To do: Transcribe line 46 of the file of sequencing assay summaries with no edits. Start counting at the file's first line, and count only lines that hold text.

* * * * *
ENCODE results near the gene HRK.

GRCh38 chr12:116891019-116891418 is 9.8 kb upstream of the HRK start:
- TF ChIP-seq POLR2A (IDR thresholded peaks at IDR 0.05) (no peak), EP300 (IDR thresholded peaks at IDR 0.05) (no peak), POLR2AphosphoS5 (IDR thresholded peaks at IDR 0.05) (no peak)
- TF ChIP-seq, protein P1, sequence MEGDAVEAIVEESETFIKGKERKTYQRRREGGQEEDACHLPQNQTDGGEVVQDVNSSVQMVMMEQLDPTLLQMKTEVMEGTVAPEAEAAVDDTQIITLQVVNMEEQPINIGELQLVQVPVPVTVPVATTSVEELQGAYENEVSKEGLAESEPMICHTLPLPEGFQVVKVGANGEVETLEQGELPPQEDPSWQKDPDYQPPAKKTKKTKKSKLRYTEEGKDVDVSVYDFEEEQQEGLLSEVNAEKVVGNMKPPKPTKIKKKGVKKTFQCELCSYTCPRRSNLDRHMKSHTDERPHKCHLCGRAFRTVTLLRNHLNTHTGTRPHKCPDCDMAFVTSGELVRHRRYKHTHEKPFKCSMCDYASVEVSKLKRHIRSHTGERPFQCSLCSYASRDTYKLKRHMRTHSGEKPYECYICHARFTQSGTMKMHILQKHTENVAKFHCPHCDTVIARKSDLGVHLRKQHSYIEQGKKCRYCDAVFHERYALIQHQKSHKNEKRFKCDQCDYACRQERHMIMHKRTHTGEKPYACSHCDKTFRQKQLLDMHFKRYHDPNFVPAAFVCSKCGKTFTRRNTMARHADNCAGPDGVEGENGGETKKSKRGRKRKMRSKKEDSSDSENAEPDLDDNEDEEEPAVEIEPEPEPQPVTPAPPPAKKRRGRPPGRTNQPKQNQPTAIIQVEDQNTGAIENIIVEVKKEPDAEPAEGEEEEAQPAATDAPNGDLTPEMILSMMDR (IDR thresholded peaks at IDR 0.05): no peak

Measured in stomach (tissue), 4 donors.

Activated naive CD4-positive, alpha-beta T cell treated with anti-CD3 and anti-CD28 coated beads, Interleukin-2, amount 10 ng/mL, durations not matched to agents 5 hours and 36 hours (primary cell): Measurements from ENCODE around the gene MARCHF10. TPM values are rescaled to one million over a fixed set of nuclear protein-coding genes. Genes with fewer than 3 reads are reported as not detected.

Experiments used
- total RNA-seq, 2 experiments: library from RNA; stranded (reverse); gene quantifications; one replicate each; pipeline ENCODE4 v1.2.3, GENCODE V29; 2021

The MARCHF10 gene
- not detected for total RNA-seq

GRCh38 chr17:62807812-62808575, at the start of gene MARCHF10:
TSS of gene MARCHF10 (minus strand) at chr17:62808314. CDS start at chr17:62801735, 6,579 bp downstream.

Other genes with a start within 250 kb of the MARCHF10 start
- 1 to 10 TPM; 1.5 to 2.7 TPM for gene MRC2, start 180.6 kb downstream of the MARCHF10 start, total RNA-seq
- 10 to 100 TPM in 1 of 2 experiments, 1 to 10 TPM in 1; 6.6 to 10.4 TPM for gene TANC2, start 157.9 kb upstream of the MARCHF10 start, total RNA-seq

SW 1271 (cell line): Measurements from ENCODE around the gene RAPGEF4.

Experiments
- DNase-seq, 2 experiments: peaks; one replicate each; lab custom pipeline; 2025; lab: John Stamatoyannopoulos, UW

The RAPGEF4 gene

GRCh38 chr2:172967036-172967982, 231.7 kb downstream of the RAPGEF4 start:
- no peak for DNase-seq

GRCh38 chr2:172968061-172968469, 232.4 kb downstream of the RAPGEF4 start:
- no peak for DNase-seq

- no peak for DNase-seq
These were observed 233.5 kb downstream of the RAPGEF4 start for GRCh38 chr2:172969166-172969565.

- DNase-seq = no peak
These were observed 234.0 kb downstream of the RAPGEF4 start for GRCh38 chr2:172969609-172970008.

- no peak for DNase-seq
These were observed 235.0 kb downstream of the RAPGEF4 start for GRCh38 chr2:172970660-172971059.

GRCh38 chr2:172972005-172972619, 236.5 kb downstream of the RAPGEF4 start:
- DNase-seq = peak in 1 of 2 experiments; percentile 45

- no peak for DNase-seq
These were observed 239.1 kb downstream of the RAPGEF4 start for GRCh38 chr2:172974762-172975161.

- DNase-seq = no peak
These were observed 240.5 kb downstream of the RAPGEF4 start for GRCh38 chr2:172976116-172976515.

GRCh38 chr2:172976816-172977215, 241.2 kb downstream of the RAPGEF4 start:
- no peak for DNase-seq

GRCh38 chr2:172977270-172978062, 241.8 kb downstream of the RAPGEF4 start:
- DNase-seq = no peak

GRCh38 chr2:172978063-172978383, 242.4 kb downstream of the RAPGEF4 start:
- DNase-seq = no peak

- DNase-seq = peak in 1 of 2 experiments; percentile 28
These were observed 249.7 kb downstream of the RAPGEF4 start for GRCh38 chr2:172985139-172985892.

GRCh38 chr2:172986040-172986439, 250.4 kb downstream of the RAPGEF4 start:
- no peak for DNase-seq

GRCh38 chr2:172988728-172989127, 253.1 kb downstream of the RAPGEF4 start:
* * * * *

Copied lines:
GRCh38 chr2:172988728-172989127, 253.1 kb downstream of the RAPGEF4 start: